Buddhist religious figures often wear orange robes.

And I think that orange is, also, associated with Buddhist religious buildings -- and other religious "stuff" (although this may be simply a coincidence that I have given meaning it does not have) -- things like fabric, prayer flags, and religious art in temples, and painting of religious structures and artistic adornments in religious structures.

When did the color orange become associated with Buddhism? Does this have any specific significance or meaning, and if so what is that meaning or significance?

Also, sometimes a yellow or red color is used instead in the a similar context. The yellow color often looks like just a use/weather faded orange, or a trick of photography and lighting, or a different shade of orange, that may not be meaningful. But the red color (as depicted below), however, seems to be an intentional choice.

Do either of these colors (yellow or red) these have different meanings than orange? And, when did these colors gain significance?

Is it simply derived from robes -- What is the meaning behind different robe colors? -- or is there more to it than that?

enter image description here

From here (Pixabay License - Free for commercial use - No attribution required).

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From here (Pixabay License - Free for commercial use - No attribution required).

enter image description here

From here (Pixabay License - Free for commercial use - No attribution required).

Footnote Re Color Terminology

While this question, as edited, is not predominantly about robes as that has already been answered, the photographs above are primarily included to illustrate the colors that I am talking about as I am art terminology illiterate. I have used the primary color names orange, yellow and red because I have a thin vocabulary of colors and no art background (I haven't taken an art class since I was 13 years old, and I'm now more than three decades older than that). If that is not the proper name of the relevant colors feel free to correct me.

  • Comments about whether this question is a duplicate of the 'color of robes' question are moved to chat.
    – ChrisW
    Commented Jul 29, 2019 at 17:15
  • Thank you for the edit. I got busy at work and didn't have a chance to get back to this is quickly as I would have preferred.
    – ohwilleke
    Commented Aug 1, 2019 at 13:55

1 Answer 1


The oldest Buddhist robe color we know of is yellow/orange. The original monks made their robes from discarded cloth found in rubbish and on cremation grounds. After washing, the robe-cloth was boiled with vegetable matter—leaves, roots and flowers—and often spices, which would turn the cloth some shade of orange. Hence the name, "saffron robe."

The tradition stuck and yellow/orange is now the color of choice for Theravada Buddhists in Southeast Asia, as opposed to a maroon color for Chinese and Tibetan monks. This has various reasons: first, the climate is very different,so the natural dyes of South-East Asia are not found in Tibet. The harsher climate also means that the traditional triple robe would offer little protection from the elements. The second reason is traditional robes expose the arms and shoulders, which was deemed unseeming in Chinese culture. So monks began to wear a long robe with sleeves that fastened in the front, similar to robes worn by Taoist scholars. The robes worn by Tibetan monks are derived from a mixture of the clothing "rules" from the traditional robes and Tibetan & Chinese "dress code".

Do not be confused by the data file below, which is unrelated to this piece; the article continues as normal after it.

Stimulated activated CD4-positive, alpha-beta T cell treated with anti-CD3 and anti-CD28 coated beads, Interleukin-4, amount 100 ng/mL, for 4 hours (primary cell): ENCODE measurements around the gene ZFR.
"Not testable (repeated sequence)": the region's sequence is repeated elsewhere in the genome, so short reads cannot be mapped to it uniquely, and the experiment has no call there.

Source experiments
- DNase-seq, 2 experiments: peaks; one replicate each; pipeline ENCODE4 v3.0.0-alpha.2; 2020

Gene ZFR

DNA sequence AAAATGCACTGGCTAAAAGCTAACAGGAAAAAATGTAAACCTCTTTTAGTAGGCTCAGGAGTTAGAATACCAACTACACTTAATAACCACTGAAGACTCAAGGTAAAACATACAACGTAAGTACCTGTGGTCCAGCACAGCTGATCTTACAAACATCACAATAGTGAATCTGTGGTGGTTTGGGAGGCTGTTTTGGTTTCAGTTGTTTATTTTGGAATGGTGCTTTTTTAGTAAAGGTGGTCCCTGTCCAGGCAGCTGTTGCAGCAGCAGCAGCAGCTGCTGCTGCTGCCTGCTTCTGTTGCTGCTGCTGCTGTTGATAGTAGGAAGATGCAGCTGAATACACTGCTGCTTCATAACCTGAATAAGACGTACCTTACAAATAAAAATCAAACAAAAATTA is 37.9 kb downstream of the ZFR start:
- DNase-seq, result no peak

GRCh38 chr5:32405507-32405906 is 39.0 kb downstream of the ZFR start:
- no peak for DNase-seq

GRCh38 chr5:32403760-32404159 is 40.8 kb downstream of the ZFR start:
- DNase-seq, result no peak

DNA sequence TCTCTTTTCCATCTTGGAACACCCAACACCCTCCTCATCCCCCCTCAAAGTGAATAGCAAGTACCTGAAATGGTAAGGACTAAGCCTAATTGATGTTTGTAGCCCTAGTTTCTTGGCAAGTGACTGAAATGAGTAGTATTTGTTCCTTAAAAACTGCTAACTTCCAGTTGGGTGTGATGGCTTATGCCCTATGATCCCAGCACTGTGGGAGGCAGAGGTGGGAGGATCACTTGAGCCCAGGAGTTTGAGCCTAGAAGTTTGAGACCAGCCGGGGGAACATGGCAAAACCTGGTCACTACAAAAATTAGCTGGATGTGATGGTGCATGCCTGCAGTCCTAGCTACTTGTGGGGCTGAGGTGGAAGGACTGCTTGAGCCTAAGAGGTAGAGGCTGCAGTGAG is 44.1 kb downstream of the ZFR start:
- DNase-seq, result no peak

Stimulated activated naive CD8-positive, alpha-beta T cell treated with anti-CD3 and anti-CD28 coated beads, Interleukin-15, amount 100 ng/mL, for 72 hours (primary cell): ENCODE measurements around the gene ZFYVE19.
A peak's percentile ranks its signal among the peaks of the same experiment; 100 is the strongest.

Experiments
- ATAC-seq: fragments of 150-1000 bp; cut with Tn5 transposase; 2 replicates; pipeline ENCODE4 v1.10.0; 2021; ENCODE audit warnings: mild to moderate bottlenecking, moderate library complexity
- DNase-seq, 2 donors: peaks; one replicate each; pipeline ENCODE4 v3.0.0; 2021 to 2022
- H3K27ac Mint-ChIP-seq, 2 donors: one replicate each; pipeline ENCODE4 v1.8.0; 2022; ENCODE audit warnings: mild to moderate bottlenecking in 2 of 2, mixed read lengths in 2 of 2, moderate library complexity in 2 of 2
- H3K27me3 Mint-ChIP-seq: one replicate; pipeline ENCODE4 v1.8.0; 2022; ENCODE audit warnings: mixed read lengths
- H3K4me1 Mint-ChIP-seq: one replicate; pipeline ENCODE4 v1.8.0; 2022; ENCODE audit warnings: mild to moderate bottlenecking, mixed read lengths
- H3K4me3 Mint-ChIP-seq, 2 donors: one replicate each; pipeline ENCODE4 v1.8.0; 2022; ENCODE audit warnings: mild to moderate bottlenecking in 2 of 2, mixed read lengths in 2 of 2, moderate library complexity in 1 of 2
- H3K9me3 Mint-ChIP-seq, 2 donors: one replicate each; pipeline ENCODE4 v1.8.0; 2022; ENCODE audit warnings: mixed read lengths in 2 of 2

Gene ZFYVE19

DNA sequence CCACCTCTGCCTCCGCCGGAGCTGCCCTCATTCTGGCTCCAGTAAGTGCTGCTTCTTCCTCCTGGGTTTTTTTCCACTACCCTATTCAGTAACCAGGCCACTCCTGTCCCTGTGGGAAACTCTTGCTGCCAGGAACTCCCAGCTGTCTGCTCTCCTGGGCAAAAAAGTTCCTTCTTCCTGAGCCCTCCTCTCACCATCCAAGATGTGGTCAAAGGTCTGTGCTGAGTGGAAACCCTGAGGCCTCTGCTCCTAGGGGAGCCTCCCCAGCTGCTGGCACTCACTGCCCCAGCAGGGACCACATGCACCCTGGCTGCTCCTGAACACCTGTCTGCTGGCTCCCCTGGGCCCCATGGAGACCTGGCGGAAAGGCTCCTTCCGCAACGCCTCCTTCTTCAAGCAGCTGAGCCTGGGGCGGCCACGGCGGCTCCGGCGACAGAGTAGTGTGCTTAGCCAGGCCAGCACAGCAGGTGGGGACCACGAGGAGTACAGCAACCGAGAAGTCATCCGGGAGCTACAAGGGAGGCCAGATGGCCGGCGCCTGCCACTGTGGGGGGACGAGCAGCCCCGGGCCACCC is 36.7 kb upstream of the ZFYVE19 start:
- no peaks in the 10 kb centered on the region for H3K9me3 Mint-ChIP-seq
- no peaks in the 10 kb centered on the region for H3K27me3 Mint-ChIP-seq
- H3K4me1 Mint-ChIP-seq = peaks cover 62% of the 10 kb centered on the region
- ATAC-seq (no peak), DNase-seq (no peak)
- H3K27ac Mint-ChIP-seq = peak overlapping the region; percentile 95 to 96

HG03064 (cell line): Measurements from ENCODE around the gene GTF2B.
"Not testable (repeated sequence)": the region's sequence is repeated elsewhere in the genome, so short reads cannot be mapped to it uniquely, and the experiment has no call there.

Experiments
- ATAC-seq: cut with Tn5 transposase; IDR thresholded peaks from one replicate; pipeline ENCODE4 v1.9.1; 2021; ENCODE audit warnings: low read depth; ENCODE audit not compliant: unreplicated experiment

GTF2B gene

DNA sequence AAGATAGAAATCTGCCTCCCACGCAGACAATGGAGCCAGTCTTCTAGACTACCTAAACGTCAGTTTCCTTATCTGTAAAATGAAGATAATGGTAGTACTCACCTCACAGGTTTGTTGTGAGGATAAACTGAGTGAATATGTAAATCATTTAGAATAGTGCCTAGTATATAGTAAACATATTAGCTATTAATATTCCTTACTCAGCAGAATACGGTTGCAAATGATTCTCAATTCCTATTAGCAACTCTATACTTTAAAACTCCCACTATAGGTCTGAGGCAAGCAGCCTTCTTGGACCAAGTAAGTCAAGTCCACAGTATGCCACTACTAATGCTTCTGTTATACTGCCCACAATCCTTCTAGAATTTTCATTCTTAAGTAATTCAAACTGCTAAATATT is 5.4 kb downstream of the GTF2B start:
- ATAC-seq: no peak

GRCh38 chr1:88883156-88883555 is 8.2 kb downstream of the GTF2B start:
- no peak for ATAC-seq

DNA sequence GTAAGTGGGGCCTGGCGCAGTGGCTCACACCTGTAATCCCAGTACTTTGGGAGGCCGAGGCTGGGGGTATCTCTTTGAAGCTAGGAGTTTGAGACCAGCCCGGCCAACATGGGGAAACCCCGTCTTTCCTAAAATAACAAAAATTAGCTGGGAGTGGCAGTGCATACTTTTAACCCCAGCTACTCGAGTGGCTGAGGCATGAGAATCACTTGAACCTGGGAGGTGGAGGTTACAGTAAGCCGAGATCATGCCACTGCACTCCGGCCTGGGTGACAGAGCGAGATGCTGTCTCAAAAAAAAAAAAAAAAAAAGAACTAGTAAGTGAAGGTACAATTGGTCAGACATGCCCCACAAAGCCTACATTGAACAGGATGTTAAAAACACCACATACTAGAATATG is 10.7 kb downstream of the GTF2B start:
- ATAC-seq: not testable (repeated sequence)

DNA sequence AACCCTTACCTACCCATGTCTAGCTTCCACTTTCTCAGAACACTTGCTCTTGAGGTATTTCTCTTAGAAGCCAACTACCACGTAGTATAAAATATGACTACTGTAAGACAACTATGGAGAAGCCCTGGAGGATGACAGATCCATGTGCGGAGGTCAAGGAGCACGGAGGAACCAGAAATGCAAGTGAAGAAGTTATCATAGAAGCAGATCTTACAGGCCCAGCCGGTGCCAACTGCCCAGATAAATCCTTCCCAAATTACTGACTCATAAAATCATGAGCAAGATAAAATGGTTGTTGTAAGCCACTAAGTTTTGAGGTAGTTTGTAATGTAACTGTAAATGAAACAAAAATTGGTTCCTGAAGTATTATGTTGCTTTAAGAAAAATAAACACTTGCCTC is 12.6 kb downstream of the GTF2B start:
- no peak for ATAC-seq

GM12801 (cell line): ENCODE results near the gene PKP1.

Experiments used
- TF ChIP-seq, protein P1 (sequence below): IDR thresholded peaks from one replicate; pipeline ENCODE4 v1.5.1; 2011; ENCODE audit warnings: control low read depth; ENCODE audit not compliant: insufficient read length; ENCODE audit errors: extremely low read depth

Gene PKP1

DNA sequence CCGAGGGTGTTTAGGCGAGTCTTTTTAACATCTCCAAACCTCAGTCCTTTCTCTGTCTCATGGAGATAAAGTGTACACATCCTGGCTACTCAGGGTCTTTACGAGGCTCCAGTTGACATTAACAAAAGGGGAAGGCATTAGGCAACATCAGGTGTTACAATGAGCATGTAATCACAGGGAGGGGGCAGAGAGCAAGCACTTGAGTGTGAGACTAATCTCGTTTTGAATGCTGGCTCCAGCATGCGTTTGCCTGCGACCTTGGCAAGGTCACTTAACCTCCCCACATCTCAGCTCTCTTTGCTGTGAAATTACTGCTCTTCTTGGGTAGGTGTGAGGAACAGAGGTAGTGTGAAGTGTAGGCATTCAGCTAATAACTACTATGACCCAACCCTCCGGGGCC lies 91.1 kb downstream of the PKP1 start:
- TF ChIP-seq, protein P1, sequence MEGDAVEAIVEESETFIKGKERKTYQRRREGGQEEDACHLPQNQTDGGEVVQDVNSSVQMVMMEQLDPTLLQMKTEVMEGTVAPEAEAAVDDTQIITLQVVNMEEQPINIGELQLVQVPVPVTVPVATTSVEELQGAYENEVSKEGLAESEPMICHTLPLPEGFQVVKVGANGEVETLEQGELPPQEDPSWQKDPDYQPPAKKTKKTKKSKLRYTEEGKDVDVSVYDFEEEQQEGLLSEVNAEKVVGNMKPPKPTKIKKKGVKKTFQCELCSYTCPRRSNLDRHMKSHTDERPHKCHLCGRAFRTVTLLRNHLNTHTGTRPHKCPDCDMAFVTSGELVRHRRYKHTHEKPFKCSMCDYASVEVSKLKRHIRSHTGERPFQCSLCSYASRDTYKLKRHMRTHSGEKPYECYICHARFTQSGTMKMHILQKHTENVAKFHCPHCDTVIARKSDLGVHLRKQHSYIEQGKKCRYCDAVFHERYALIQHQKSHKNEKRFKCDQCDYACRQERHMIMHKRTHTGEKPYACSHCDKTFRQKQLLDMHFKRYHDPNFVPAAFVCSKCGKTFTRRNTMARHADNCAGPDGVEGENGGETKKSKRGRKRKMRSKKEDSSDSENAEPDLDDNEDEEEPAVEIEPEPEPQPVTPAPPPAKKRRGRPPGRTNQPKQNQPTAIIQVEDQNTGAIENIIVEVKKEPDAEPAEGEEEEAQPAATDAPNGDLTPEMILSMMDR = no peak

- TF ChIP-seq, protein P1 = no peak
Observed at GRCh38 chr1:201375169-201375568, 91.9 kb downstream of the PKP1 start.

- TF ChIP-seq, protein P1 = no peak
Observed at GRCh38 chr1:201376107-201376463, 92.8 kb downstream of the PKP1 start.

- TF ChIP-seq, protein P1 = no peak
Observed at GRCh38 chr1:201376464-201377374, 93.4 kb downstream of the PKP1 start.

Japanese and Korean Buddhist monks also wear robes styled after the clothing traditions of their culture. In Japanese culture, red is associated with power and blood, and yellow is associated with nature. Shinto priests predominantly wear black, so this became the most common color for Buddhist robes in Japan.

  • Am I wrong that robe colors are also intentionally and meaningfully used in Buddhist art, textile objects, structures like temples, etc., or is this just me jumping to conclusions when there is no relationship or it is just an accidental or coincidental point based upon the fact that you suggest that the robe colors simply involve widely available dyes found in discarded materials which are used for all sorts of things in the regions in question rather than being particularly Buddhist in character?
    – ohwilleke
    Commented Aug 1, 2019 at 14:01
  • 1
    I believe those colors can generally be traced back to other influences than the dye colors available. The best example is the Tibetan Prayer Flag, which symbolises the elements. A significant other source for color symbolism is the association of color with the realms of the wheel of life. Also, I suppose you would not necessarily have the same natural colors available for painting or sculpture as the ones used for textile.
    – Codosaur
    Commented Aug 4, 2019 at 10:59

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